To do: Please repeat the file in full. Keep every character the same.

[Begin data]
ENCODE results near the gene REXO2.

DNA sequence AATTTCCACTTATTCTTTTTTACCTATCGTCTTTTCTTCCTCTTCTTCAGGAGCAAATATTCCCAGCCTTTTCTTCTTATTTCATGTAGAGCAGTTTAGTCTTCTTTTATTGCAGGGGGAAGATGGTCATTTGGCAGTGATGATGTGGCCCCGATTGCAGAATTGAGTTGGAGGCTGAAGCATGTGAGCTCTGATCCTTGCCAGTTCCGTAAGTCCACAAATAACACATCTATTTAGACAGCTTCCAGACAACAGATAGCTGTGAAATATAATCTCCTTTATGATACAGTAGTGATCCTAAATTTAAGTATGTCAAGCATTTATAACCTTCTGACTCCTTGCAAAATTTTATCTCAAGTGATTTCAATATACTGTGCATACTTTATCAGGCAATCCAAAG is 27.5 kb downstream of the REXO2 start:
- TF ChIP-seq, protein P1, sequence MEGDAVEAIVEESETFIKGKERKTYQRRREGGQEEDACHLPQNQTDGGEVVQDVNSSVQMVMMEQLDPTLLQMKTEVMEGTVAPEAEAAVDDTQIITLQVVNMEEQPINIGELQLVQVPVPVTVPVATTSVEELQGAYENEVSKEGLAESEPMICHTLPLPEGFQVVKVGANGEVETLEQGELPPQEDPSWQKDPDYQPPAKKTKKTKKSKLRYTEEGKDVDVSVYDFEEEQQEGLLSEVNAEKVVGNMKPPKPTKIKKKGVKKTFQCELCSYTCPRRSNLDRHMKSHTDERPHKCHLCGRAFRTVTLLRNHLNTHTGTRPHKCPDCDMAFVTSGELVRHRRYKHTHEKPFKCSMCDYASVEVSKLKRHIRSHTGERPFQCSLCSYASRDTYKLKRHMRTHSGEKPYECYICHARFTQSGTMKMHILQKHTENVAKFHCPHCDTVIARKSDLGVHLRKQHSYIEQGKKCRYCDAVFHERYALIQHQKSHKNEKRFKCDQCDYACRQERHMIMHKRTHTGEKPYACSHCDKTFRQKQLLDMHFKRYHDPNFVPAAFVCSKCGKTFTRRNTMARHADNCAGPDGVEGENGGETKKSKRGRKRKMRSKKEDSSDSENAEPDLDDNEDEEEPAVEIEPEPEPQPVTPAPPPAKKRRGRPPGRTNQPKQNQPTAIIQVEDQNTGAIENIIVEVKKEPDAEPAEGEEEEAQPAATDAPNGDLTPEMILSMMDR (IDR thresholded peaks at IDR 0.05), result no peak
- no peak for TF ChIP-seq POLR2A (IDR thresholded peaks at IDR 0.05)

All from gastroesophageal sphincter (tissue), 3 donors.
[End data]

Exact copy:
ENCODE results near the gene REXO2.

DNA sequence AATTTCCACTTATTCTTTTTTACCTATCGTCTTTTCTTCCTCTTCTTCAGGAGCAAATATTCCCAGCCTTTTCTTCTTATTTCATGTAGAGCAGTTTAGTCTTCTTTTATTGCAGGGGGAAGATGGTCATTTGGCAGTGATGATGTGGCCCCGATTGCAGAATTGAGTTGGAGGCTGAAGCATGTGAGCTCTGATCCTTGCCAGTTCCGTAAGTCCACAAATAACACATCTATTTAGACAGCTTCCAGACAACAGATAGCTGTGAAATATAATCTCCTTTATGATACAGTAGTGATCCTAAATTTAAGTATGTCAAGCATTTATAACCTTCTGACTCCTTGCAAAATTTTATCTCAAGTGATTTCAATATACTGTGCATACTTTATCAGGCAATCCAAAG is 27.5 kb downstream of the REXO2 start:
- TF ChIP-seq, protein P1, sequence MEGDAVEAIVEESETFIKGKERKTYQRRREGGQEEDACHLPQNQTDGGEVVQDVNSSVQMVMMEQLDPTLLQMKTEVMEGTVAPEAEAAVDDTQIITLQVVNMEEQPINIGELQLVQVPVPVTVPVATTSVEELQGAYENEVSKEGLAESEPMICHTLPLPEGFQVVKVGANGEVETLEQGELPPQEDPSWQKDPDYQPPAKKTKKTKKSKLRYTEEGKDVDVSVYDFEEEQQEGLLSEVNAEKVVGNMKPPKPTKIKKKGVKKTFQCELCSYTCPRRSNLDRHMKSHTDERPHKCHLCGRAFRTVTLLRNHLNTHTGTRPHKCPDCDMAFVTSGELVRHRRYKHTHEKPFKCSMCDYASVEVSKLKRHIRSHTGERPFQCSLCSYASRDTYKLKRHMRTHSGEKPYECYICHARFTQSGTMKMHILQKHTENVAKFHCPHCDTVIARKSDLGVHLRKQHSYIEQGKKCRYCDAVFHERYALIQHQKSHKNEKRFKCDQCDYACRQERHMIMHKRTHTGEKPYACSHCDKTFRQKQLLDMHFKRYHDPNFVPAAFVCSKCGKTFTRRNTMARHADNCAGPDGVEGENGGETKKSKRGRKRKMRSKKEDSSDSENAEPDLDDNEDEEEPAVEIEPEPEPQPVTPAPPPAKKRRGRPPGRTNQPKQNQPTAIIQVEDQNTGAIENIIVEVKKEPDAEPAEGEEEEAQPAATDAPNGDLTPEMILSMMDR (IDR thresholded peaks at IDR 0.05), result no peak
- no peak for TF ChIP-seq POLR2A (IDR thresholded peaks at IDR 0.05)

All from gastroesophageal sphincter (tissue), 3 donors.